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What Data Does Google Collect?

We all know that Facebook is the leader when it comes to collecting data that assists in building highly targeted audiences. Google has been quietly improving their efforts in this department and will close part of the gap this year. While most AdWords advertisers make adjustments based mainly on location and device, I believe that this year more and more advertisers will learn how to harness the power of demographic targeting that google introduced a couple of years ago. In order to understand why or how Google will make their demographic targeting successful we should really be asking what data does Google collect and how does it collect it.

The Data That Google Collects

Google collects 3 types of data:

  1. Stuff you do.
  2. Stuff you create.
  3. Stuff that are unique to you.

1. Stuff You Do

This could include things such as:

  • Things you’ve searched
  • Sites you’ve visited
  • Videos you’ve watched
  • Ads you’ve clicked on
  • Your geo-location (including where you work, live, prefer to eat, etc.)
  • Any info they can get on your device
  • IP address
  • Cookie data collected and much more

Whether you’re using Chrome, Google Maps, Search, Youtube, Gmail or any other Google product, you can be sure that more data is being collected.

2. Stuff You Create

This could include:

  • Email correspondence on Gmail.
  • Your contacts
  • Calendar events
  • Pics and videos you upload.
  • Docs, Sheets, and Slides on Google Drive.

In short, if you’re signed into your Google account any action you take will be analyzed. But what if we’re not signed in?
Adwords has a demographic labeled as “unknown” anytime there is insufficient information on the user’s demographics and Google describes it using the following:

How Google determines demographic information

“When people are signed in from their Google Account, we may use demographics derived from their settings or activity on Google properties, depending on their account status…. In addition, some sites might provide us with demographic information that people share on certain websites, such as social networking sites.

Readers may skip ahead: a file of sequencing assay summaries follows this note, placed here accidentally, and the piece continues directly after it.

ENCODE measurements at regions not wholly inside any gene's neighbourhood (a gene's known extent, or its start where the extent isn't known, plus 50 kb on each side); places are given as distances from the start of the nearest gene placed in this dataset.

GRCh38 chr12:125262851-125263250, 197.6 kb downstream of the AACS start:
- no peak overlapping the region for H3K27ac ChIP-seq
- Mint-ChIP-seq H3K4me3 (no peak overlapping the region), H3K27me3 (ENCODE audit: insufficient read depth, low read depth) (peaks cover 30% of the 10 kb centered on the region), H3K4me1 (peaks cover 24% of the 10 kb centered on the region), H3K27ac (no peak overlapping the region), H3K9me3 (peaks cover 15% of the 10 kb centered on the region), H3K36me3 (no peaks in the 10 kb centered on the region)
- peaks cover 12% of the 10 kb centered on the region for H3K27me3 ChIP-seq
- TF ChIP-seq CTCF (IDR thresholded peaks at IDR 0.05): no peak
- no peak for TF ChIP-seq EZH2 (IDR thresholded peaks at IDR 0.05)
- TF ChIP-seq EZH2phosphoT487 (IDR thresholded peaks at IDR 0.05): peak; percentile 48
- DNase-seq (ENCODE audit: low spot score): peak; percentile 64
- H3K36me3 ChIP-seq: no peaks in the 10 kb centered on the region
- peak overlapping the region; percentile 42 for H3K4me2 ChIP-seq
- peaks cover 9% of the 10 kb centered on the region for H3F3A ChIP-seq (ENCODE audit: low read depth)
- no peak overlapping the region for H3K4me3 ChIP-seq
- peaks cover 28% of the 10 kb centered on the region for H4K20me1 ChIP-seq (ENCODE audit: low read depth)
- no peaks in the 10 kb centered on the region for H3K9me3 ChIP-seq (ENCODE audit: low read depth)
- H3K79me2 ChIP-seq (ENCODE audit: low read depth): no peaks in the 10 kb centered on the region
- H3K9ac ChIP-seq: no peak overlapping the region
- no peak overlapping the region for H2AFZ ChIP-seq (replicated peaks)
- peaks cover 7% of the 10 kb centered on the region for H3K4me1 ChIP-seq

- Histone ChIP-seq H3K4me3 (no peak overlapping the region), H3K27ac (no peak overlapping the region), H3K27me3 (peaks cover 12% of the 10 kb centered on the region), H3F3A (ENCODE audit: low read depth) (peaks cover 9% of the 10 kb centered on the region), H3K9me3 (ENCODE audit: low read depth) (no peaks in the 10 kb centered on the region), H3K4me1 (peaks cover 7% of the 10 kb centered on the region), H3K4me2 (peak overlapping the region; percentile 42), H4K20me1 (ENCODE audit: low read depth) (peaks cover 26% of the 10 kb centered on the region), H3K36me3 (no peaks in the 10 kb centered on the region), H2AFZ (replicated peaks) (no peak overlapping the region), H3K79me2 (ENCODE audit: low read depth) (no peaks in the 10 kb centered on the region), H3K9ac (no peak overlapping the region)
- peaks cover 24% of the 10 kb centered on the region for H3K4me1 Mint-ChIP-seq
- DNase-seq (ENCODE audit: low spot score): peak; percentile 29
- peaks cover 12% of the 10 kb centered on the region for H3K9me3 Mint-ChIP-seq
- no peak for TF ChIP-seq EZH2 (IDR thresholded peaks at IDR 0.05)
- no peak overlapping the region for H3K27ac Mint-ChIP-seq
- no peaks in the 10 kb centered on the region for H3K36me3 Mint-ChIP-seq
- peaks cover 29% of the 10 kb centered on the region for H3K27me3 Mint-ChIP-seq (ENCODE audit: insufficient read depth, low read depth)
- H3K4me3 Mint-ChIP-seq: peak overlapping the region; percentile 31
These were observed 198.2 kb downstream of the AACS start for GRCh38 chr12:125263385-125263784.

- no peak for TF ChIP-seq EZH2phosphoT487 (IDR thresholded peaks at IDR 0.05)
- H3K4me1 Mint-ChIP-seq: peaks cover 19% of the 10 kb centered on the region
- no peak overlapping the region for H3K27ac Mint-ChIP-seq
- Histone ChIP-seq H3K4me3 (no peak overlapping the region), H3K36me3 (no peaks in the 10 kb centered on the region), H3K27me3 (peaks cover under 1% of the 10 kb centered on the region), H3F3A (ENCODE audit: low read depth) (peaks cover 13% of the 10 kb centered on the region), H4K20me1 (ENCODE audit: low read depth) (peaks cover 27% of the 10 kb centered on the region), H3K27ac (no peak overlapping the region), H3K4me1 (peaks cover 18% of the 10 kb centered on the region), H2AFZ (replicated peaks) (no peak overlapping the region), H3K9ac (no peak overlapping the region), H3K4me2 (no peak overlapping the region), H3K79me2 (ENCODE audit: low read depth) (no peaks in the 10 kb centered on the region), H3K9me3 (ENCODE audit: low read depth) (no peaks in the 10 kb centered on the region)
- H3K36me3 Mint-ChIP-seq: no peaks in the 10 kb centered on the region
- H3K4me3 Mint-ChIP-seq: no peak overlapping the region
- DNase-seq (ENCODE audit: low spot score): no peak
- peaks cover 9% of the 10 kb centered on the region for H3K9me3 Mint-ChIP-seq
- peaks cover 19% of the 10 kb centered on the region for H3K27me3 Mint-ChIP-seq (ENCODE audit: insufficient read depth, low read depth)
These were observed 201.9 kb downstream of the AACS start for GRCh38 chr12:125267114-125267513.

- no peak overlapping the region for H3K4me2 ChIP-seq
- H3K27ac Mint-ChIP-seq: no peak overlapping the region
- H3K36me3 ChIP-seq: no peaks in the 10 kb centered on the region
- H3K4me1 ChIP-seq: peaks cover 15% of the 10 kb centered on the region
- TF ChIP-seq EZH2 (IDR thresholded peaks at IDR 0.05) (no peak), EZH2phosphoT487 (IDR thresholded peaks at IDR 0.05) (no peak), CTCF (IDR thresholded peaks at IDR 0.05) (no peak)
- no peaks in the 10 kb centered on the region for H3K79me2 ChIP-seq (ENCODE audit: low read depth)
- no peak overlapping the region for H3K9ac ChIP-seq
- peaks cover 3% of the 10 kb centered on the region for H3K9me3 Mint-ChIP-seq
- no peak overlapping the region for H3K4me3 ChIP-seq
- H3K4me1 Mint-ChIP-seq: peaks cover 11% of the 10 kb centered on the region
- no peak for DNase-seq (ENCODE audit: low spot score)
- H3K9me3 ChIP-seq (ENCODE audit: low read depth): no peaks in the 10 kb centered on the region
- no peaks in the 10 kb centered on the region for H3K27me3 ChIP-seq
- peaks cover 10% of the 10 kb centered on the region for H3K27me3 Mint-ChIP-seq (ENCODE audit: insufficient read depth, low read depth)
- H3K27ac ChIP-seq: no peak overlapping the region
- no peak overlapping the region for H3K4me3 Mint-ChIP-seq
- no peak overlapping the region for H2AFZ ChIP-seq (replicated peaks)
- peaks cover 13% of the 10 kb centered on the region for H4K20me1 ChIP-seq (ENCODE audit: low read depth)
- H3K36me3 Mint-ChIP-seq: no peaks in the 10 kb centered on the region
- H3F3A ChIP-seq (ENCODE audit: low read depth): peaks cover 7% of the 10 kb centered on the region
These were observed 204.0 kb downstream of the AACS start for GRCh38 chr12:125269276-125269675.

For people who aren’t signed in to their Google Account, we sometimes infer their demographic information based on their activity from Google properties or the Display Network.”

Apparently you don’t have to be signed in. Leave it to Google to figure out on their own who you might be.

3. Stuff that are unique to you

This basically means:

  • Name
  • Email address and password
  • Birth Date
  • Gender
  • Phone number
  • Country

Anytime you sign up for a Gmail account, you’re required to give all this information. Even if you opened an account years ago, Google will start nagging at some point that you must give up all this info, mainly your phone number.

With that said, I personally created many Gmail accounts for various reasons and in many cases I did not give my actual birth date or even gender. I’m sure I’m not the only one, and this raises the question of just how accurate can Google be after all?

While there may be some inaccuracy with some of this collected data, I still believe you can leverage demographic targeting quite efficiently.

Discover Optimization Opportunities using Demographic Data

As I’ve mentioned earlier, Google tracks everything you do on Google products, especially when you click on ads.

In any active AdWords account you’ll be able to see this data being collected and tracked.

Thus, when you log into your clients’ AdWords accounts, you’ll see the results of this data tracking.

You can learn a lot from looking at these reports, for instance you can discover that a certain age group has an extremely poor conversion rate.

If you notice something like that, you can apply a negative bid on that specific age segment to prevent any wasted spend.

The same can happen with gender, you might discover that Female users have a much higher conversion rate compared to Male users, so applying an increased bid for Female users and a reduced bid for Male users makes sense.

When I look at the demographics for my digital marketing agency I can clearly see that the majority of my visitors are men between the ages of 25-45.

Remember the “unknown” segment I mentioned earlier, even though you can’t pin point exactly what this segment consists of, you can at least know if it’s performing well or poorly for you and make adjustments accordingly.

Optimization Tips

1. Segment Separate Ad Groups

You can create additional ad groups that are dedicated to specific demographics with both dedicated ads and landing pages that could be custom tailored for that specific audience.

This method also allows you to adjust your bids more effectively and obtain higher performance metrics overall.

If you know that Men between the ages of 20-30 are your best converters, it would make sense to create an ad group dedicated to them.

2. Understand Your Client’s Business

While Google has a ton of data for you, not all of it always makes sense. If your client understand their business, they should also understand who their clientele is. In other words, they can probably make an educated guess that helps explain what Google Analytics sometimes won’t.

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